New research says heating the human milk deactivates the COVID-19 virus. The milk banks can continue to donate breast milk to preterm and medically fragile babies throughout the pandemic. The donors are screened for any diseases and the milk is tested medically as even though virus transmission through breast milk is extremely rare there is always a theoretical risk.
During the previous pandemics, the pasteurized donor human milk (PDHM) supplies were interrupted because of safety concerns. This was a different way to show that PDHM remains safe. Milk samples infected with coronavirus were heated to 63 degrees for 30 minutes that simulates the pasteurization process in the milk banks. The virus used in the milk was of the worst-case scenario and more than what was found in women with COVID-19 infection.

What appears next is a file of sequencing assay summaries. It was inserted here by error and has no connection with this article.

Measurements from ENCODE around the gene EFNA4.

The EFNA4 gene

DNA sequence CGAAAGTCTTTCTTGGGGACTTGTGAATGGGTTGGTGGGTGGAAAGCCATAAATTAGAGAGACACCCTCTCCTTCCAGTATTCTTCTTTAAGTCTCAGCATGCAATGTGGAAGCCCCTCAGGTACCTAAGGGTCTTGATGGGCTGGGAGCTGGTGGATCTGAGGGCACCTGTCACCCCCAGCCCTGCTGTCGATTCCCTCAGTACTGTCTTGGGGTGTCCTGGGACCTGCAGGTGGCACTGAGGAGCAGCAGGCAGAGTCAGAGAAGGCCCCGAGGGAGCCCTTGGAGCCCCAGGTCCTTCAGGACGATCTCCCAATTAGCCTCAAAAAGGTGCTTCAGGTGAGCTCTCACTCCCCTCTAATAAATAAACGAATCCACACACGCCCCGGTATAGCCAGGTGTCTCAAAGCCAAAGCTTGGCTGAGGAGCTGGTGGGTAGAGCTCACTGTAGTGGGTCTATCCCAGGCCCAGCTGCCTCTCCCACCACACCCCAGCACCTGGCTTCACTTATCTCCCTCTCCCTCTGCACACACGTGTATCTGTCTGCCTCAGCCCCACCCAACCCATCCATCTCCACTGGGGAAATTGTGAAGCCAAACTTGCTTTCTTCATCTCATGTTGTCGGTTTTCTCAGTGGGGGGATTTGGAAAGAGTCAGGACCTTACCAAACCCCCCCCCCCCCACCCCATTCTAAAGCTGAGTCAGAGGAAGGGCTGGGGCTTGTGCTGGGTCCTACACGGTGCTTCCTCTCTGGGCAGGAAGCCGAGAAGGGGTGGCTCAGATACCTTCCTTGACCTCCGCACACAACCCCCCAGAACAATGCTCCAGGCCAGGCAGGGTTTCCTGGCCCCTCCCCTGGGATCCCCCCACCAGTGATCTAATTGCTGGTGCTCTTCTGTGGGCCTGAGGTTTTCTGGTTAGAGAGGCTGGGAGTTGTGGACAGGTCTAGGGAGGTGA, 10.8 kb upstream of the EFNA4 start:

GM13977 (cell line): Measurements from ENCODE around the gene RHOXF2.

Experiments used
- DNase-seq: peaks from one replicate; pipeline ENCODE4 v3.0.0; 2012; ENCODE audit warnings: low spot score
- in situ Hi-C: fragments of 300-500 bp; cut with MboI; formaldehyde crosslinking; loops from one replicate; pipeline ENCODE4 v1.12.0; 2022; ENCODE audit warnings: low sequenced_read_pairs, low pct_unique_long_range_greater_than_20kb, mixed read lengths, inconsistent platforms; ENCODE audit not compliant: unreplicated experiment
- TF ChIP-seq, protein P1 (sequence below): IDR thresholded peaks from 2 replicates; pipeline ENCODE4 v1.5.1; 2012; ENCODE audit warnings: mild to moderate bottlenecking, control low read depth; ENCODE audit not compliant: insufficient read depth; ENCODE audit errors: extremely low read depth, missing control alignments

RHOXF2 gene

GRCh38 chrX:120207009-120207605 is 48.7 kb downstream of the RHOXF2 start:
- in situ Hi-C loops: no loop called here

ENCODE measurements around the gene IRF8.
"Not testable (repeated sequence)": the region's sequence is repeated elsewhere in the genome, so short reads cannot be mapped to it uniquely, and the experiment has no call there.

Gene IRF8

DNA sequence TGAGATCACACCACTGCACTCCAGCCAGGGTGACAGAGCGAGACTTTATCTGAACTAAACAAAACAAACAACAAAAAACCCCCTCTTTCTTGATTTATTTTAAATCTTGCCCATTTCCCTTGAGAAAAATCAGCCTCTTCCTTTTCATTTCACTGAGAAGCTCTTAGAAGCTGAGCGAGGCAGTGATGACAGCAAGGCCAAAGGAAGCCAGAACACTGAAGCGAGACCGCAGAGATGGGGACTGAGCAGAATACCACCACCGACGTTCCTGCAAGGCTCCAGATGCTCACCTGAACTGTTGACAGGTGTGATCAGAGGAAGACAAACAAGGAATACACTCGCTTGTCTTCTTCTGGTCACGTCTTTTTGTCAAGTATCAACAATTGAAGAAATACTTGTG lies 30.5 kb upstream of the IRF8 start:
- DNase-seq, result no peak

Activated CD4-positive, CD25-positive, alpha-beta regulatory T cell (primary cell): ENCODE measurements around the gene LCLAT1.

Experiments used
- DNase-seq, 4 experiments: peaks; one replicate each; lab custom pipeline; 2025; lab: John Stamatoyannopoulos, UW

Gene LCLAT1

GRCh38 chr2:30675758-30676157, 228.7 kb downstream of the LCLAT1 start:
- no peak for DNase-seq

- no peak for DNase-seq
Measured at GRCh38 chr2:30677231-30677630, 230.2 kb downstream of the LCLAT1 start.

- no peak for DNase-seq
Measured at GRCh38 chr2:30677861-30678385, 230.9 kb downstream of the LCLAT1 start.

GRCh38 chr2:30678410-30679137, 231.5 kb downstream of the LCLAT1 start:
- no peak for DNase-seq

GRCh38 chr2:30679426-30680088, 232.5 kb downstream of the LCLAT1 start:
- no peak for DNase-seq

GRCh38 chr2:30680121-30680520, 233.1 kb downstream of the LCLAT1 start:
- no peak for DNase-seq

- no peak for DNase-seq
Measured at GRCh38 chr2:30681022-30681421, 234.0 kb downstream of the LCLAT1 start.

After the process, it was found that there was no live, infectious virus in the milk proving that pasteurizing effectively de-activates the virus. It was also found that cold storage did not significantly impact the virus for over 48 hours. It only slightly reduced the presence of the virus but it was still infectious. This is one of the ways breast milk can be stored for babies even during the pandemic and donating breast milk for mothers with coronavirus is safe and there is no evidence that breast milk can be transmitted through it. Donated breast milk is recommended by the World Health Organization when mothers’ own milk is not available to reduce the risks of some health challenges premature babies can face.
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